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Dev Biol. 1998 Oct 15;202(2):196-214.

Normal reproductive and macrophage function in Pem homeobox gene-deficient mice.

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Cancer Center, Graduate Program in Biomedical Sciences, Department of Reproductive Medicine, University of California at San Diego, 9500 Gilman Drive, La Jolla, California 92093-0684, USA.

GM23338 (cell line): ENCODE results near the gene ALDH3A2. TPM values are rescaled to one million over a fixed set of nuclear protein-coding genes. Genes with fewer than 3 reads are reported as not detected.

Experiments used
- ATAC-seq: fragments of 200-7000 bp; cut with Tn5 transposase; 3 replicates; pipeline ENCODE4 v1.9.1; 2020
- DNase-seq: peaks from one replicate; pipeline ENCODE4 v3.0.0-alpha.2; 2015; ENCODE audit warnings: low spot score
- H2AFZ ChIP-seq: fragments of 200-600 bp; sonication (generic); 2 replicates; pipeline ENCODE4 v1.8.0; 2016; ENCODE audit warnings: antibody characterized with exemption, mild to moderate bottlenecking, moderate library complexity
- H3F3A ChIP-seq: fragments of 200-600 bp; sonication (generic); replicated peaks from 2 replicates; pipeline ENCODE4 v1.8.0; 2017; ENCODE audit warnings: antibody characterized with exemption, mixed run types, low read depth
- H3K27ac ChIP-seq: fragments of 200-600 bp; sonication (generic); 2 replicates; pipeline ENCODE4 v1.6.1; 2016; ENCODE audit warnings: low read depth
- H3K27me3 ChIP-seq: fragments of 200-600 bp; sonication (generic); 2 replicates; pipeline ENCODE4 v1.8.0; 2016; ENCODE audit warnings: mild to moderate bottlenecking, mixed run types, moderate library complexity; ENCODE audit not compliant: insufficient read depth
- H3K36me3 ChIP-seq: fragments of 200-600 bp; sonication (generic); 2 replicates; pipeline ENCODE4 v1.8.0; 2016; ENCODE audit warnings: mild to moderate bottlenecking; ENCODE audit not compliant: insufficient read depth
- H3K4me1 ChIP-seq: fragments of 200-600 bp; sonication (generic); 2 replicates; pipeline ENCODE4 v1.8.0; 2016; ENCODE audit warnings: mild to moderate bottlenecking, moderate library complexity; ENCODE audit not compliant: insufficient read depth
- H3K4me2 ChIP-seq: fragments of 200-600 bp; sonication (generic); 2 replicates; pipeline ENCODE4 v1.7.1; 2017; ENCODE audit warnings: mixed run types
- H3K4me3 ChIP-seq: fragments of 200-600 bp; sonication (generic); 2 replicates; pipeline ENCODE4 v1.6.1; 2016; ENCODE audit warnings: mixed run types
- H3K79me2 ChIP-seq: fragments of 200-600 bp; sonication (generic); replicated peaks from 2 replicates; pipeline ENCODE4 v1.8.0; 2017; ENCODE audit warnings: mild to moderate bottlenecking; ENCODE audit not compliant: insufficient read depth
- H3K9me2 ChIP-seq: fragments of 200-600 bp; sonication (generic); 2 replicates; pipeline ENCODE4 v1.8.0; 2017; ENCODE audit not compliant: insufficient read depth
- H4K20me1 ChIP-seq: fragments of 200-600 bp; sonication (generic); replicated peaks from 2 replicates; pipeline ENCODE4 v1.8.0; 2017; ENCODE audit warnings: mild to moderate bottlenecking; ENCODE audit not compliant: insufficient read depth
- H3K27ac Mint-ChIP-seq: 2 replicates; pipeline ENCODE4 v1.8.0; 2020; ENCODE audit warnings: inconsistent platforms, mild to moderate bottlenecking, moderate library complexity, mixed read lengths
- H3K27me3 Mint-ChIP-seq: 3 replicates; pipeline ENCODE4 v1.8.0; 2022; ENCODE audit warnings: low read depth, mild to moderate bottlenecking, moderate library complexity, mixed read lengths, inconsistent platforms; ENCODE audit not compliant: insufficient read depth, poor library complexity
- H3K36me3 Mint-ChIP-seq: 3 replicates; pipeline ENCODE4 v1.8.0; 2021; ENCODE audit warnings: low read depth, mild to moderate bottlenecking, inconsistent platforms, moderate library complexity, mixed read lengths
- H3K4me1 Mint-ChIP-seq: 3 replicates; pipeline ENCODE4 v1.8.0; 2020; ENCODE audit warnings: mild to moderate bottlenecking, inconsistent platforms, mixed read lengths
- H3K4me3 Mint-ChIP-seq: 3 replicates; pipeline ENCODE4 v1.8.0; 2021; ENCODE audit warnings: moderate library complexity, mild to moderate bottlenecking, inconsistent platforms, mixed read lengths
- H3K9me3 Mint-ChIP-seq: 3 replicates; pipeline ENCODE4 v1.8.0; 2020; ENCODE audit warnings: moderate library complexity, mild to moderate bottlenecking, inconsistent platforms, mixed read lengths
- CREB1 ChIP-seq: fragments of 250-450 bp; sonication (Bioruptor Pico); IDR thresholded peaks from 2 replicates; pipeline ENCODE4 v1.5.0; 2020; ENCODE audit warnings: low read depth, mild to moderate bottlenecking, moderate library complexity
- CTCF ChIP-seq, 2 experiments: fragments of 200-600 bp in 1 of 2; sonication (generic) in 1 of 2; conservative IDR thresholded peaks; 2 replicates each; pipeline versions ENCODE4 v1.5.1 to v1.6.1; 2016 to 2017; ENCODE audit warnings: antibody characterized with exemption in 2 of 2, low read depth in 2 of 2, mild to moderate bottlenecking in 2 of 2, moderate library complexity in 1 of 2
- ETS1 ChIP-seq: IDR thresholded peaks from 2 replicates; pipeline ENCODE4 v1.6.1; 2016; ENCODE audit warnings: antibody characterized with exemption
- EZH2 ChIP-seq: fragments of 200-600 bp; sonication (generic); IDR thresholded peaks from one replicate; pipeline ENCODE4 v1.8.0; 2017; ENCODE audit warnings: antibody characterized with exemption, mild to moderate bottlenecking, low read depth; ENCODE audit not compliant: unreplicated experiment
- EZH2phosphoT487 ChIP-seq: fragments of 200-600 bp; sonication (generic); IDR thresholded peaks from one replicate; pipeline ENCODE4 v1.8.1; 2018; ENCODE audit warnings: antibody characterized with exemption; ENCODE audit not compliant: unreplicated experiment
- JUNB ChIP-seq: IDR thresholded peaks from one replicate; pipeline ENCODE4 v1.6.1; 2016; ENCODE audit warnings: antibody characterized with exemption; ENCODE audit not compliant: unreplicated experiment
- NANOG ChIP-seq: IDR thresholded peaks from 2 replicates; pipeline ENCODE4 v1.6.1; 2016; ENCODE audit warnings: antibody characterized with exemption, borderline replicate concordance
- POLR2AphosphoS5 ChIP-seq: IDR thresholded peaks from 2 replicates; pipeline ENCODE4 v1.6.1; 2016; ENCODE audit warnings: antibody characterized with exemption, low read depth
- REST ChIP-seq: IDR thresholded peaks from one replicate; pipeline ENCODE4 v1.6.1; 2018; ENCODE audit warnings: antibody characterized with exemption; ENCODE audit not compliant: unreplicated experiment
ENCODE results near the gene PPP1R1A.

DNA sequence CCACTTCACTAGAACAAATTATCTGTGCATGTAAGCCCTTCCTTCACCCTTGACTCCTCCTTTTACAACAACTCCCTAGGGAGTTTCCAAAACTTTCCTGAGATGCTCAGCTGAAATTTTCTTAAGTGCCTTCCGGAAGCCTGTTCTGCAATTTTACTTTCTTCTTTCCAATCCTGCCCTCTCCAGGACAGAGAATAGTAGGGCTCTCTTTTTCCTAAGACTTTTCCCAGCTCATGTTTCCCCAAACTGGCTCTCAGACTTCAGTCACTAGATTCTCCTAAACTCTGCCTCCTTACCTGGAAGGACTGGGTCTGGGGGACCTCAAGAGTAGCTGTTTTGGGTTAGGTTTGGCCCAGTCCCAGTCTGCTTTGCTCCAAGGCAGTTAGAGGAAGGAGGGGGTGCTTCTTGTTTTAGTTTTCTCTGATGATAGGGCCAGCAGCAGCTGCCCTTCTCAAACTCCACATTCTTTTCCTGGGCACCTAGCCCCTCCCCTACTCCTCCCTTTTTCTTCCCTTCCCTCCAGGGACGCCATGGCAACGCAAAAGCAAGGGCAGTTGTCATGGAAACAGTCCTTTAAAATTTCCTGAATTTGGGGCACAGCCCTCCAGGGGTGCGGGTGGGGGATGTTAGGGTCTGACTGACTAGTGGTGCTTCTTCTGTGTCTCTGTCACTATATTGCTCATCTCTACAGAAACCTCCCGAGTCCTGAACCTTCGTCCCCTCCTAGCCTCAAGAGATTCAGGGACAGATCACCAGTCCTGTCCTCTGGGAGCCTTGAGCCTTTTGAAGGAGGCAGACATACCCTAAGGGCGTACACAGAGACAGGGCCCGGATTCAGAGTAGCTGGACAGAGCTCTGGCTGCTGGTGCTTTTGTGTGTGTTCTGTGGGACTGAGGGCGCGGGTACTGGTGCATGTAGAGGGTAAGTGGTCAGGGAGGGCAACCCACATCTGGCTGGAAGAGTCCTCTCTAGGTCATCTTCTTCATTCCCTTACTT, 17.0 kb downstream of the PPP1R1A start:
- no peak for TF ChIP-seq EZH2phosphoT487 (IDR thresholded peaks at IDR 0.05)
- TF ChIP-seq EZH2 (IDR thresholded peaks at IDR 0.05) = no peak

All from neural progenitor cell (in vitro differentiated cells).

Interaction between germ cells and the supporting somatic cells guides many of the differentiative processes of gametogenesis. The expression pattern of the Pem homeobox gene suggests that it may mediate specific inductive events in murine reproductive tissues. During gestation, Pem is expressed in migrating and early postmigratory primordial germ cells, as well as in all embryo-derived extraembryonic membranes. Pem expression ceases in the germline after Embryonic Day 14 in both sexes and then reappears postnatally in the supporting cells of the gonad. In mature mice, Pem is produced by testicular Sertoli cells during stages VI-VIII of spermatogenesis and transiently by ovarian granulosa cells lining periovulatory follicles. Despite this tightly regulated reproductive expression pattern, mice with a targeted mutation in Pem have normal fecundity, with no detectable alteration in extraembryonic testicular or ovarian development or function. We also show that Pem is expressed throughout embryonic and adult development in a subset of a tissue-specific class of macrophages, Kupffer cells, as well as in a localized fraction of cells in macrophage cell lines. Although the number of Pem-positive Kupffer cells increases in mice treated with lipopolysaccharide, loss of Pem does not detectably interfere with the cells' ability to induce iNOS expression, demonstrating this Kupffer cell function does not require Pem. No differences were observed between Pem-knockout mice in 129, C57BL6/J, or mixed genetic backgrounds. Together, these data show that Pem is dispensable for embryonic and postnatal development, gonadal function, and Kupffer cell activation, perhaps due to compensatory expression of a similar homeobox gene.

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